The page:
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June 21

Arthur Miller

Miller’s conviction was overturned the following year by the U.S. Court of Appeals.

Photo by Charles Giugno/Pix Inc./Time Life Pictures/Getty Images

1956: Just Say “No”
Arthur Miller refuses to name Communists
Sitting in the hot seat before the U.S. Congress’ House Un-American Activities Committee (HUAC), playwright Arthur Miller was pressed to reveal his alleged ties to Communists. Or at least to name people Miller considered sympathetic to Communism and the Soviet Union.

Miller’s 1953 play The Crucible, ostensibly about the 17th century Salem witch trials, raised eyebrows among senators like Joseph McCarthy. McCarthy was also suspicious of where Miller’s sympathies lay, knowing that the playwright had attended several meetings of the Communist party in the 1940s. McCarthy and others were on high alert for Communists thought to have infiltrated the government, the arts, and other institutions in the U.S.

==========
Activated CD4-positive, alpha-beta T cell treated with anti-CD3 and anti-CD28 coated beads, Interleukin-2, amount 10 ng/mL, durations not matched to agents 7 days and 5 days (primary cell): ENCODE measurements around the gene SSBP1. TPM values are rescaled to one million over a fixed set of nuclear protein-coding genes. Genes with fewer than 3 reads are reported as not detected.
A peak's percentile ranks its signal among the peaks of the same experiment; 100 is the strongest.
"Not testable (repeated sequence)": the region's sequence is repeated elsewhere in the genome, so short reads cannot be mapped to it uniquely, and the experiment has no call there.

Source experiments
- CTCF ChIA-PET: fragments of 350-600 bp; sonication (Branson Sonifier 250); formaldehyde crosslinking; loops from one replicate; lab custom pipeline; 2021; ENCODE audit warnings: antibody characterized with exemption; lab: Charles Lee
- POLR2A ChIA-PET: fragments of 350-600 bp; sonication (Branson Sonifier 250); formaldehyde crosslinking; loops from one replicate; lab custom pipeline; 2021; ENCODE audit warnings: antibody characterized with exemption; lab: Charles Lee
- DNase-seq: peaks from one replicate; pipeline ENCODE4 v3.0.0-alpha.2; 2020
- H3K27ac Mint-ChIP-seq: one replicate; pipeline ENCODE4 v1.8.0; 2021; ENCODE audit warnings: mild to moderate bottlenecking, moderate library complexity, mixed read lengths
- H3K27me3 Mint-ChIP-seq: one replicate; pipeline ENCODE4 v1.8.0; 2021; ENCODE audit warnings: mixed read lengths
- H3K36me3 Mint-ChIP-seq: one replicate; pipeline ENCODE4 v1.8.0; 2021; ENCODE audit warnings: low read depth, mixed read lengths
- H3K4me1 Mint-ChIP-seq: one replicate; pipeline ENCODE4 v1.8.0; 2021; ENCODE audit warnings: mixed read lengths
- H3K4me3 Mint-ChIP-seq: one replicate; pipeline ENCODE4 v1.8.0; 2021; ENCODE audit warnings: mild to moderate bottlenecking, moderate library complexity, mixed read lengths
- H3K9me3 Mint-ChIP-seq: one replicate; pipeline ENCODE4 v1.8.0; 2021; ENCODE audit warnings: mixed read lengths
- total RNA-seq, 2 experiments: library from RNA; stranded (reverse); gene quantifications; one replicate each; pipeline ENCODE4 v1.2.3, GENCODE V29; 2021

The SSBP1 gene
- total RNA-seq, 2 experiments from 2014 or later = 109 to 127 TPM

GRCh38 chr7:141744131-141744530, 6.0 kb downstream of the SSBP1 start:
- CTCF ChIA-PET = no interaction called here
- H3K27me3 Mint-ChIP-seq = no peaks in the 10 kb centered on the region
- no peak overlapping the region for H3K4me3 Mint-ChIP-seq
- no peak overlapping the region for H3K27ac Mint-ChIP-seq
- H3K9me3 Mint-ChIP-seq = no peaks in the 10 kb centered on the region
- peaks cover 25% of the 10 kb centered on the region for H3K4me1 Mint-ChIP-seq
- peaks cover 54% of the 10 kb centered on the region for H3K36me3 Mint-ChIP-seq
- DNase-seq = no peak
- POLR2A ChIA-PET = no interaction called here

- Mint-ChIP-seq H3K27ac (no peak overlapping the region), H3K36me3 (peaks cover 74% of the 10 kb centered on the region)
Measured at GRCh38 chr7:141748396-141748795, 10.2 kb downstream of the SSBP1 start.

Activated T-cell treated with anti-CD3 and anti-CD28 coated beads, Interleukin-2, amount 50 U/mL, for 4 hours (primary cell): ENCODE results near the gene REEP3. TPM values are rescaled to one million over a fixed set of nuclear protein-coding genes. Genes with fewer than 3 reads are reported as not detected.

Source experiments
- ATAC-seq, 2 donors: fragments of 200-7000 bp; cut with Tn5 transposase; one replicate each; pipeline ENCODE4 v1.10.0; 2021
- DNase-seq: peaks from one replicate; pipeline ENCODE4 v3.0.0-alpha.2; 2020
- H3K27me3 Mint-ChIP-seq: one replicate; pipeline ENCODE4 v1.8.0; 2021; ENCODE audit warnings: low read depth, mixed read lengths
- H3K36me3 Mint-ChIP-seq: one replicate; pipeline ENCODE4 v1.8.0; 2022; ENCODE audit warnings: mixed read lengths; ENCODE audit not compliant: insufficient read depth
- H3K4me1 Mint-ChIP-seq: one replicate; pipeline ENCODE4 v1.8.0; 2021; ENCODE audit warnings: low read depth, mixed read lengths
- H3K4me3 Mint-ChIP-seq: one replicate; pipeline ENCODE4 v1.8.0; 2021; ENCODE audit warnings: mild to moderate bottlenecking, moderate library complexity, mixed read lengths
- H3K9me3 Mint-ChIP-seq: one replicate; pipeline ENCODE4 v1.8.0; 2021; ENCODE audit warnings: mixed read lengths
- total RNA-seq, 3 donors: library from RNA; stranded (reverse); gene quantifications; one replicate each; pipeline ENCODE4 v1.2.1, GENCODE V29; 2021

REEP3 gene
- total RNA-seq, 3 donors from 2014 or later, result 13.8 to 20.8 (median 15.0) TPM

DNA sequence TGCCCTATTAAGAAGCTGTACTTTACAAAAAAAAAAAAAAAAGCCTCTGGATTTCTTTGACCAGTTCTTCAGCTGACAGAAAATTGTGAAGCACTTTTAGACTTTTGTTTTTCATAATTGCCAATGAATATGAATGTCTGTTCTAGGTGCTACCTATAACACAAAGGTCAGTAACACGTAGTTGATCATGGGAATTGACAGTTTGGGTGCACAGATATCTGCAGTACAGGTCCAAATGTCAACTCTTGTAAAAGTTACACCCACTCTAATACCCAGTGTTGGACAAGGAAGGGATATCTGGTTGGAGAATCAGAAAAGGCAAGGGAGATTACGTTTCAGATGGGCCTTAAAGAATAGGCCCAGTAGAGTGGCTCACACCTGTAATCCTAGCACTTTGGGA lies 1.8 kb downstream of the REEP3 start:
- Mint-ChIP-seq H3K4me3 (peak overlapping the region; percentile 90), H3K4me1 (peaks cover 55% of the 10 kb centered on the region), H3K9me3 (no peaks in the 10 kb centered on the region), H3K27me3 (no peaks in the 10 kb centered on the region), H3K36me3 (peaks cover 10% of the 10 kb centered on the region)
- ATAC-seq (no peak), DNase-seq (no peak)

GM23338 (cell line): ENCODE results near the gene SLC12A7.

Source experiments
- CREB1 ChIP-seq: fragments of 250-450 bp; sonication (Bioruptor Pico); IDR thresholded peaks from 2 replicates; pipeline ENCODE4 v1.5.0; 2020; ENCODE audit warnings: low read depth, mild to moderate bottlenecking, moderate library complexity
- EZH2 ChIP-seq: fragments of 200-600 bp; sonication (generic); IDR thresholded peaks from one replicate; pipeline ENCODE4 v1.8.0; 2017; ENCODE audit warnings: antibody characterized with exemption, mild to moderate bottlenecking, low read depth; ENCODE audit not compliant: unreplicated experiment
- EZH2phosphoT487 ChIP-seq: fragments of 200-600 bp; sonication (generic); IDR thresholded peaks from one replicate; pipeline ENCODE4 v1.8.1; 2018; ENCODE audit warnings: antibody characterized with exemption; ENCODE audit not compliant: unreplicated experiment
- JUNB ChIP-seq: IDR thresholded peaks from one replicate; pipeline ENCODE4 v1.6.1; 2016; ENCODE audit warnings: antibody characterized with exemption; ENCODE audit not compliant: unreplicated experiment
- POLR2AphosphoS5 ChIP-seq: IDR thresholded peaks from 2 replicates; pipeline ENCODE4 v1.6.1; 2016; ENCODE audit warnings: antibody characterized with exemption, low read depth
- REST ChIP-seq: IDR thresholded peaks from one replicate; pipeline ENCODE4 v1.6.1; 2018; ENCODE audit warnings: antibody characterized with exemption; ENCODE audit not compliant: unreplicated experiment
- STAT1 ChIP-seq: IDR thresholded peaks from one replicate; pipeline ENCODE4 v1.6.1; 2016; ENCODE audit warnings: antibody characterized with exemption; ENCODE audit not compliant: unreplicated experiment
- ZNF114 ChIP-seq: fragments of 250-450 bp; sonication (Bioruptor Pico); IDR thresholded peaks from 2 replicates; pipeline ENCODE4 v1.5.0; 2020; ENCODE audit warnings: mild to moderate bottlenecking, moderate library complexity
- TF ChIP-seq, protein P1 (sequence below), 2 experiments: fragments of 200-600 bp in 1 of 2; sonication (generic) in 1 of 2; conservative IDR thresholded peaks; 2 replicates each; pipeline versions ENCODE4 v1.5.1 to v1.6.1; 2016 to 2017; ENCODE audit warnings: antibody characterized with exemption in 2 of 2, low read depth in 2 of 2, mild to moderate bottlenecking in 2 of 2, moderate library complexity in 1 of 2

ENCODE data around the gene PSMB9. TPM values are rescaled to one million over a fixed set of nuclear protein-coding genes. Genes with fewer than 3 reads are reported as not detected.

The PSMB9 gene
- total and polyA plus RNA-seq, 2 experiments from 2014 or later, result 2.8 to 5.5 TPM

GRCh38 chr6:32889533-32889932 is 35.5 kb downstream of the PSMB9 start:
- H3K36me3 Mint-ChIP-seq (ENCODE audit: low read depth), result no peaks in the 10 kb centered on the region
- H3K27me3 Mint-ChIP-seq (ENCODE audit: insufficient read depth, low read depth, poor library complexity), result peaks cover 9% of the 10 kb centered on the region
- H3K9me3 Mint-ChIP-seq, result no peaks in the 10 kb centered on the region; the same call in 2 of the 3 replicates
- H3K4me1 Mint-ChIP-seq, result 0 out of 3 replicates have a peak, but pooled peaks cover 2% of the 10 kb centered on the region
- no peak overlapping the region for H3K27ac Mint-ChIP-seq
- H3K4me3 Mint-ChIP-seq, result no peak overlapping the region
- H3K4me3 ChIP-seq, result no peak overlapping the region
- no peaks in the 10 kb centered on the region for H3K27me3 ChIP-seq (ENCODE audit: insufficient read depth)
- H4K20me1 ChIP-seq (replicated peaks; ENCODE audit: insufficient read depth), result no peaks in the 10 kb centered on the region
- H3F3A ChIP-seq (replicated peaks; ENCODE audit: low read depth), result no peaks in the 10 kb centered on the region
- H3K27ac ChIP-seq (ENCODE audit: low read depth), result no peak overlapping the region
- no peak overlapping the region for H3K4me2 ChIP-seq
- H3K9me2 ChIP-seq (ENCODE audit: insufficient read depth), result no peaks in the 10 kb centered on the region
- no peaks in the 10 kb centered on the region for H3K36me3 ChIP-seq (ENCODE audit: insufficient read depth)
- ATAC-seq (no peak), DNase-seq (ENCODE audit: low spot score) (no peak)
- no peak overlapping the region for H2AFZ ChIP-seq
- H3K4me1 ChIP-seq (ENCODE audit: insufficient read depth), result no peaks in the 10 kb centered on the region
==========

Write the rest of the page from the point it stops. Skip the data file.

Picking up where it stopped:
Miller, one of numerous writers, actors, and others suspected of having Communist ties, refused to identify anyone and was ultimately convicted of holding Congress in contempt.
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